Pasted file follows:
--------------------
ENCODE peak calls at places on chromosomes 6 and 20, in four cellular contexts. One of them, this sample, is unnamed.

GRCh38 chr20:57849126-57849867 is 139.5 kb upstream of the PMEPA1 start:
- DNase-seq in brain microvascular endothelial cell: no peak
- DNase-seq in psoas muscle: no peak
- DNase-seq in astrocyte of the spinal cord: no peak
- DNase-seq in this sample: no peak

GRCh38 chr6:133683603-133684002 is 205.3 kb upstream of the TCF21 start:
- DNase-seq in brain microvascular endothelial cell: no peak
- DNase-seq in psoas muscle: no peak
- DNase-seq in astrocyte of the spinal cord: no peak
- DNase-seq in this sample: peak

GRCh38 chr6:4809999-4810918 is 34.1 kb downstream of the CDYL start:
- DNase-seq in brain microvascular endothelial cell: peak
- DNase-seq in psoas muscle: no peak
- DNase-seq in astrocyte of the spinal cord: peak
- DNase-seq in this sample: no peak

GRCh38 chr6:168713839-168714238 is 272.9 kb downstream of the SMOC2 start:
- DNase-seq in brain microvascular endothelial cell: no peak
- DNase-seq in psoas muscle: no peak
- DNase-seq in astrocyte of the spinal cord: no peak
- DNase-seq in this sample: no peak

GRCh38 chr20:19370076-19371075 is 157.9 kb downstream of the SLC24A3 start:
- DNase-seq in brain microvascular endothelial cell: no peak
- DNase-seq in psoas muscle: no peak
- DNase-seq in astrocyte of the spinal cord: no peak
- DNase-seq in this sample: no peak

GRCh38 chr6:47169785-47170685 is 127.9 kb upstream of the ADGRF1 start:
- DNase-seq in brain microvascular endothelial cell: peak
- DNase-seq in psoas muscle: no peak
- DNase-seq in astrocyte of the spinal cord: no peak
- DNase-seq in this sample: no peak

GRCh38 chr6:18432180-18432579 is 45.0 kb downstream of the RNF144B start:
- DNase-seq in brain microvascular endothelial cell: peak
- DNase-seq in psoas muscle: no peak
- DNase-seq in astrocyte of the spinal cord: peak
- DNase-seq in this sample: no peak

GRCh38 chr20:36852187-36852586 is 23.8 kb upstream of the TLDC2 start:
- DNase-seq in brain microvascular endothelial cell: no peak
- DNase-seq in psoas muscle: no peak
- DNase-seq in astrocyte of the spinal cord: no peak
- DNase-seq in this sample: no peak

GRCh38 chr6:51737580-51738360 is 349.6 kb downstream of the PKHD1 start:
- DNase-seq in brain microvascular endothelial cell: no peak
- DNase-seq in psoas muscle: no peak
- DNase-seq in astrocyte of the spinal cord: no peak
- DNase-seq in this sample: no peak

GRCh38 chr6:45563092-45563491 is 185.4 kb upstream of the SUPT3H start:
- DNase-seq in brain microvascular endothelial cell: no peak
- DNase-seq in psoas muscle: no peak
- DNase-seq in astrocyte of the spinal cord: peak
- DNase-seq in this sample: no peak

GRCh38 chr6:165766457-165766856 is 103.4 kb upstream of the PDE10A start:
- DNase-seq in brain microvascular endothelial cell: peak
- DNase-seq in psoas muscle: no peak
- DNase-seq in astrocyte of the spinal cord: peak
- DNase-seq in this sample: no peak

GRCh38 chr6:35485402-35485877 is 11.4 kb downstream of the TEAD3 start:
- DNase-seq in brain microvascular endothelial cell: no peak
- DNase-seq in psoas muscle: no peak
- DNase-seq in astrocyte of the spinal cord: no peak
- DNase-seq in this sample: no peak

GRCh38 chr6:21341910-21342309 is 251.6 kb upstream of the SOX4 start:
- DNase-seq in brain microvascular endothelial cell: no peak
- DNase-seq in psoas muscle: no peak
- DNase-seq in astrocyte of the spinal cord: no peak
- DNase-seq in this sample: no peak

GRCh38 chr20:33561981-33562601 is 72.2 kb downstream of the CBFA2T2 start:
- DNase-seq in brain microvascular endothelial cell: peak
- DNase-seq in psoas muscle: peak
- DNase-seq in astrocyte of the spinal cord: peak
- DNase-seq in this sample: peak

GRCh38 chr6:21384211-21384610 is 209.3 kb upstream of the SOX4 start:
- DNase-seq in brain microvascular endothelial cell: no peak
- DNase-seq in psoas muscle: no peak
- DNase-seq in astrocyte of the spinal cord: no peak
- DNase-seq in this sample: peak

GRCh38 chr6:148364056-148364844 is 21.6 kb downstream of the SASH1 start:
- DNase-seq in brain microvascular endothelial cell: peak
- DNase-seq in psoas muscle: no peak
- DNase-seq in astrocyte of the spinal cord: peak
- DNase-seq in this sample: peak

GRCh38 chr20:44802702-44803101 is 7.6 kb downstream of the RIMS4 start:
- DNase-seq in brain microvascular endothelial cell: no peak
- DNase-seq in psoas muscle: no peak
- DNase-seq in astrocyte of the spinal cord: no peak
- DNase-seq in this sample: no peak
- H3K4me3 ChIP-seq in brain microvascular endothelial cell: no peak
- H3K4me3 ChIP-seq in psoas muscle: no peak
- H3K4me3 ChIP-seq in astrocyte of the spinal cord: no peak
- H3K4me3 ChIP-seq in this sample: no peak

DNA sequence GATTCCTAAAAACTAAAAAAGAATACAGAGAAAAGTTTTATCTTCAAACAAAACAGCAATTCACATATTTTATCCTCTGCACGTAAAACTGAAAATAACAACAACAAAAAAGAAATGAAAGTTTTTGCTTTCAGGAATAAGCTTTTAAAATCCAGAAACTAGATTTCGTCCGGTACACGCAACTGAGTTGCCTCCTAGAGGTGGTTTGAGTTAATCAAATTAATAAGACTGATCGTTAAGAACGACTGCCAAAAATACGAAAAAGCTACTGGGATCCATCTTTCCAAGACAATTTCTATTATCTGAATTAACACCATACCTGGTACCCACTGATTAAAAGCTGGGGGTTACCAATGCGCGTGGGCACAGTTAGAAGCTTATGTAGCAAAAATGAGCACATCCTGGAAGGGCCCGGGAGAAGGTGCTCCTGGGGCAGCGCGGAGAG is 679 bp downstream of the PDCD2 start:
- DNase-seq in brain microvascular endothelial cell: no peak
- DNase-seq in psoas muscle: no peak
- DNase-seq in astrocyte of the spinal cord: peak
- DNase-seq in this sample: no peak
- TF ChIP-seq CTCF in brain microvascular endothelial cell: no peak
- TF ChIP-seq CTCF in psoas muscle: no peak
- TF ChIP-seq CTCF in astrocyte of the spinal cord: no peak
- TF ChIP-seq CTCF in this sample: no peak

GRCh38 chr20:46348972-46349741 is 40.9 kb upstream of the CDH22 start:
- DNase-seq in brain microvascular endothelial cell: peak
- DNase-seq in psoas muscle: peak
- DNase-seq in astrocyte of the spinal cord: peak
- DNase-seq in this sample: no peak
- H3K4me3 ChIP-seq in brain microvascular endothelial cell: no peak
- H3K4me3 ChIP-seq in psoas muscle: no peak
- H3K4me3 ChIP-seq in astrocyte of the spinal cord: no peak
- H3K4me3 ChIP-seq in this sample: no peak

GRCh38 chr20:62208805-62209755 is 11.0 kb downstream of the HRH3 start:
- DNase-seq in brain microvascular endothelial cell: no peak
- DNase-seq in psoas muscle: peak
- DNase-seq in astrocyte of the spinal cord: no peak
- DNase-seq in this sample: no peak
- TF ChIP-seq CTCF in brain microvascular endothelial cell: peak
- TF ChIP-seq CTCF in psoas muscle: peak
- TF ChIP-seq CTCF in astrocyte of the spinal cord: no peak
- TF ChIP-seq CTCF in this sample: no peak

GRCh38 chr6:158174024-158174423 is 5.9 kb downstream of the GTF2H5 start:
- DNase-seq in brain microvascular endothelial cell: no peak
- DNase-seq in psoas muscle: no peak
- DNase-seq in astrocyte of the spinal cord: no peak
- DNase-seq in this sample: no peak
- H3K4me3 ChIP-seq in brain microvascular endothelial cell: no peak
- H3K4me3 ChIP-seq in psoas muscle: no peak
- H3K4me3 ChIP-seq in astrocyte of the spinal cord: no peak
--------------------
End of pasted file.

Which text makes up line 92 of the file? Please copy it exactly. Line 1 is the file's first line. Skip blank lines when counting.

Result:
- DNase-seq in brain microvascular endothelial cell: no peak